G. D. Searle & Co. said yesterday it has asked the Food and Drug Administration for permission to offer its low-calorie sweetener, aspartame, in soft drinks -- the largest part of the diet sweetener market.

"We have no indication that there will be any trouble getting it approved," said Richard McGraw, a spokesman for Skokie, Ill.-based Searle. Searle hopes to receive the approval within a year, he said.

The FDA has six months to ask for more information on the proposal, although that period can be extended.

McGraw said that because the FDA already has approved aspartame for other uses, the focus of the inquiry probably will be on such issues as the substance's ability to stay sweet under certain usage and shelf-life conditions.

A spokesman for the FDA said, "There shouldn't be any real problems" with the approval.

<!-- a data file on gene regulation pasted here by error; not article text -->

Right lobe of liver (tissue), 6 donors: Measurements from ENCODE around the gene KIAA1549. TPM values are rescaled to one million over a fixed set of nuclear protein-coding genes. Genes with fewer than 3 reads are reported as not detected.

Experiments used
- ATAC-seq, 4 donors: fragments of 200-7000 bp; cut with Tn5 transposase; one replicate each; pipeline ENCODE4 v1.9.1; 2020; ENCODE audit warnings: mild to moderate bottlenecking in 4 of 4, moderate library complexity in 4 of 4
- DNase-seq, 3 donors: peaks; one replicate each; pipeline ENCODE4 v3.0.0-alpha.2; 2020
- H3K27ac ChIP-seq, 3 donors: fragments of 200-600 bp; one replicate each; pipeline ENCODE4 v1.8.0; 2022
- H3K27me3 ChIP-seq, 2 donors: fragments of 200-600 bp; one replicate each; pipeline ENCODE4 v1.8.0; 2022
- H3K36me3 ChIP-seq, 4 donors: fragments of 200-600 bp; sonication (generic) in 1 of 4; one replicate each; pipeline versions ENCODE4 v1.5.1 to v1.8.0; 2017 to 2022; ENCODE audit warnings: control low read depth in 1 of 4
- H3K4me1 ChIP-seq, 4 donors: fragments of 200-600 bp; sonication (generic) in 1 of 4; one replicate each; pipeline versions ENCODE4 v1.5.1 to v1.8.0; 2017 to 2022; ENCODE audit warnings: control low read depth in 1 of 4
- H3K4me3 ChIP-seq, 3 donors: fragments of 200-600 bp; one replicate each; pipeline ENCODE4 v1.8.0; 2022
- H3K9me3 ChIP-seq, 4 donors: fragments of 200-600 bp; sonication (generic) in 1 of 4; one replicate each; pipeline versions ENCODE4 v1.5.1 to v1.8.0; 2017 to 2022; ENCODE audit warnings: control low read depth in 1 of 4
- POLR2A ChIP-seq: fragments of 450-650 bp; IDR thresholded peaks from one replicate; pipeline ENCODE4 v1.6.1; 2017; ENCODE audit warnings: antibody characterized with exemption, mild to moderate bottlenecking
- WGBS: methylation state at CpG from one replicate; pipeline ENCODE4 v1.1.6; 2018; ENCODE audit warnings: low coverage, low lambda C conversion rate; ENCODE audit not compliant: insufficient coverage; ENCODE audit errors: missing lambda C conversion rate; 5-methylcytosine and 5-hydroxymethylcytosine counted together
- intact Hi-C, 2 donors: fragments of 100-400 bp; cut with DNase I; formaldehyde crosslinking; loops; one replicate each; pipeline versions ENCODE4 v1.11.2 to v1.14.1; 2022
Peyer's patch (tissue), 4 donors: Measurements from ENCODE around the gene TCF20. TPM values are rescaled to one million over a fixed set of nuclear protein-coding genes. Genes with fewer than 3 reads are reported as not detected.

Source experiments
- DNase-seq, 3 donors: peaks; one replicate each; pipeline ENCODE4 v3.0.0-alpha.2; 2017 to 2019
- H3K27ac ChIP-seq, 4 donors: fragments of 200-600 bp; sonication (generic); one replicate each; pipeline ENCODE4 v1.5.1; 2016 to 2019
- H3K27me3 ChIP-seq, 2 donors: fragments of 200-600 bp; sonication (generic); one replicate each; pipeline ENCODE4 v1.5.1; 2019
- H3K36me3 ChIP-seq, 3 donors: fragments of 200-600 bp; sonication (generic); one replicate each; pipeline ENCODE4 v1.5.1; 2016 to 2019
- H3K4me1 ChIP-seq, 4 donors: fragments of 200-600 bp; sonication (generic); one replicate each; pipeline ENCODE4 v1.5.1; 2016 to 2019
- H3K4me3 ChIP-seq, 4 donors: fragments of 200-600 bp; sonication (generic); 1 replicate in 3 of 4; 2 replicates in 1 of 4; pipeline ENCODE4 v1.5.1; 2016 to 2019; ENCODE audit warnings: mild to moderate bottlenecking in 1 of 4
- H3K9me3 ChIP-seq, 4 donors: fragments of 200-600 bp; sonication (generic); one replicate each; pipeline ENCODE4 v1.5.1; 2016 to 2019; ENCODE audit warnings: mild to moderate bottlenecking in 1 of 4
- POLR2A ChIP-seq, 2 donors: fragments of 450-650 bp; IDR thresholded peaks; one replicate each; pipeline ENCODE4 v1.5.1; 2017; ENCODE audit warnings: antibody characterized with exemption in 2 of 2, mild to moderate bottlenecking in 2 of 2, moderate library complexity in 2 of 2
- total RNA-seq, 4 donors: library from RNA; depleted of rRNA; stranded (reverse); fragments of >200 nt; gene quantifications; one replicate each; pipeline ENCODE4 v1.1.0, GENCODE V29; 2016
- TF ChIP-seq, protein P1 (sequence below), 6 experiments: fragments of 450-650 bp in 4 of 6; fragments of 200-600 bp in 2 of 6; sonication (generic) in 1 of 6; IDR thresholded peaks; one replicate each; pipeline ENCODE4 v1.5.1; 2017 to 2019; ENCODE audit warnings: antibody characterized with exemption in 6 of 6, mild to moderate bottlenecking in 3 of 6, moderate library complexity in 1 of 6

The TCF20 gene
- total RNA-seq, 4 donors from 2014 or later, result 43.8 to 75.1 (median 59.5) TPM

Aspartame, a natural sweetener made from amino acids, was approved by the FDA last year, 17 years after its discovery, after what is believed to be the most rigorous testing ever given a food product. Searle began selling it in powder form earlier this month under the trade name Equal. In bulk, its trade name is Nutrasweet.

Each new use for the product must receive FDA approval.

Searle had delayed asking for its approval as a beverage sweetener until the company could build up its manufacturing capacity for aspartame.

"This is obviously the largest single market for Nutrasweet," McGraw said.

Diet soda accounted for 7 million of the 11 million pounds of saccharin sold in the United States last year. Diet soda posted wholesale sales of $20 billion last year, about 15 percent of the U.S. market for soft drinks.

Searle claims aspartame is superior to saccharin because it has no aftertaste and is not suspected of causing health problems.

Aspartame already is being used to sweeten almost all major brands of soft drinks in other countries, particularly Canada, where aspartame-sweetened drinks hold 15 percent of the total soda market. Spokesmen for major soft drink producers here would not comment on their plans to offer aspartame-sweetened drinks in the United States.